The guide adds that defined and documented procedures “should be the only way inventory is managed and transactions processed,” and employees must have a “complete understanding” of those procedures and expectations.

“Documented processes should be the only acceptable way.” Hiding product ruins any hope of an accurate, documented cycle count or properly measuring inventory activity.

As the guide further explains, it’s also all about achieving the “right company mindset…inventory accuracy must be seen as every employee’s responsibility, not just the responsibility of those who perform inventory transactions.”

In this case keeping the door closed illustrates a cockeyed mindset, leaves money somewhere in limbo, and product in the dark.

I really love your feedback - and love your contributions to share those bad warehouse stories to help educate the profession on what NOT to do, and maybe what to do if you’re not doing it.

If you've got an example of a bad warehouse practice, send me your story and photo(s) to [email protected]. If I feature your example in one of my blogs, WERC will send you a free copy of the WERC Warehousing & Fulfillment Process Benchmark & Best Practices Guide (a $160 value).

Your submission can be anonymous if you like so you don't get your boss or company in trouble! I'll be collecting examples all year and the winner will receive a free warehouse assessment by Supply Chain Visions, a $10,000 value. The runner up will win a free conference registration to the WERC 2011 conference (a $1,375 value).

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About Kate Vitasek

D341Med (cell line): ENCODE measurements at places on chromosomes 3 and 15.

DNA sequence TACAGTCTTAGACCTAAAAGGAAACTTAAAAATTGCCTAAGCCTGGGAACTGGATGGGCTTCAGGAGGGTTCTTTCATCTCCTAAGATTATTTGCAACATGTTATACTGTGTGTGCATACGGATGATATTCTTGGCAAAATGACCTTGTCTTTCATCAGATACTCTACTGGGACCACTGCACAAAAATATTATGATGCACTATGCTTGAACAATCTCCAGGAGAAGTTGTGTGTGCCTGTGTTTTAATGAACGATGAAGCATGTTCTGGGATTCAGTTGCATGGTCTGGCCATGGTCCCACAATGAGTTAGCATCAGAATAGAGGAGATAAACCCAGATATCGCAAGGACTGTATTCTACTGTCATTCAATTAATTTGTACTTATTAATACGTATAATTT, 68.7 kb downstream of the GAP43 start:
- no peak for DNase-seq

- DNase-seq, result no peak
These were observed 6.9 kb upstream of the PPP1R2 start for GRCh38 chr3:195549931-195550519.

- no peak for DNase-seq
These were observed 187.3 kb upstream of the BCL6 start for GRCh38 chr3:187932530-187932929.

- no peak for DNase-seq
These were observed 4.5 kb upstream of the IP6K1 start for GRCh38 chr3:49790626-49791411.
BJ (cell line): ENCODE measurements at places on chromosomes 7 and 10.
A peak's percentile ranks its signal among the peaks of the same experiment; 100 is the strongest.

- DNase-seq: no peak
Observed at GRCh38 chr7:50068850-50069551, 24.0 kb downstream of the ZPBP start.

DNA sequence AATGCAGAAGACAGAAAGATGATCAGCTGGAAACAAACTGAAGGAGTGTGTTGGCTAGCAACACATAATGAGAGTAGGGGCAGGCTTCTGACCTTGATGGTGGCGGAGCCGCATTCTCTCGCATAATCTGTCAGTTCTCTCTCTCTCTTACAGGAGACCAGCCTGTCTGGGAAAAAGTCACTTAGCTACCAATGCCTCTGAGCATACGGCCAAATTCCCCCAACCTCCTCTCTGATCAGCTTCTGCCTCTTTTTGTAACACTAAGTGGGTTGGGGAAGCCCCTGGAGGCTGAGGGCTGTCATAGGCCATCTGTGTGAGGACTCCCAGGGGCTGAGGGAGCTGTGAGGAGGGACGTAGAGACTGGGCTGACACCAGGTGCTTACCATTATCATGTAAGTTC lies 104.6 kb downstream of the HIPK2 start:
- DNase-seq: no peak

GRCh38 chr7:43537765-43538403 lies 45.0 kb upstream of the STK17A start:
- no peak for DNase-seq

Kate Vitasek

Kate Vitasek is a nationally recognized innovator in the practice of supply chain management. Vitasek is founder of Supply Chain Visions—a boutique consulting firm specializing in supply chain management. She is also a faculty member at the University of Tennessee's Center for Executive Education. A prolific writer, Vitasek has authored the Council of Supply Chain Management Professionals' best-selling mini-book series, Supply Chain Process Standards, and has contributed to other management books as well. Along with Karl Manrodt of Georgia Southern University, she co-leads WERC's popular annual benchmarking study.

About Steve Murray

Steve Murray

Steve Murray is a Principal Consultant and Chief of Research for Supply Chain Visions, a boutique consulting firm specializing in supply chain management. Prior to joining Supply Chain Visions he held a variety of functional and management roles in the distribution and manufacturing sectors, including 15 year managing an IT consulting firm. Steve has been instrumental in development of the Council of Supply Chain Management Professional's "Supply Chain Management Process Standards", the Warehousing Education and Research Council's Warehousing & Fulfillment Process Benchmarking & Best Practice Guide" and the WERC "Warehouse Certification Program". He is lead auditor for the WERC's Certification Program.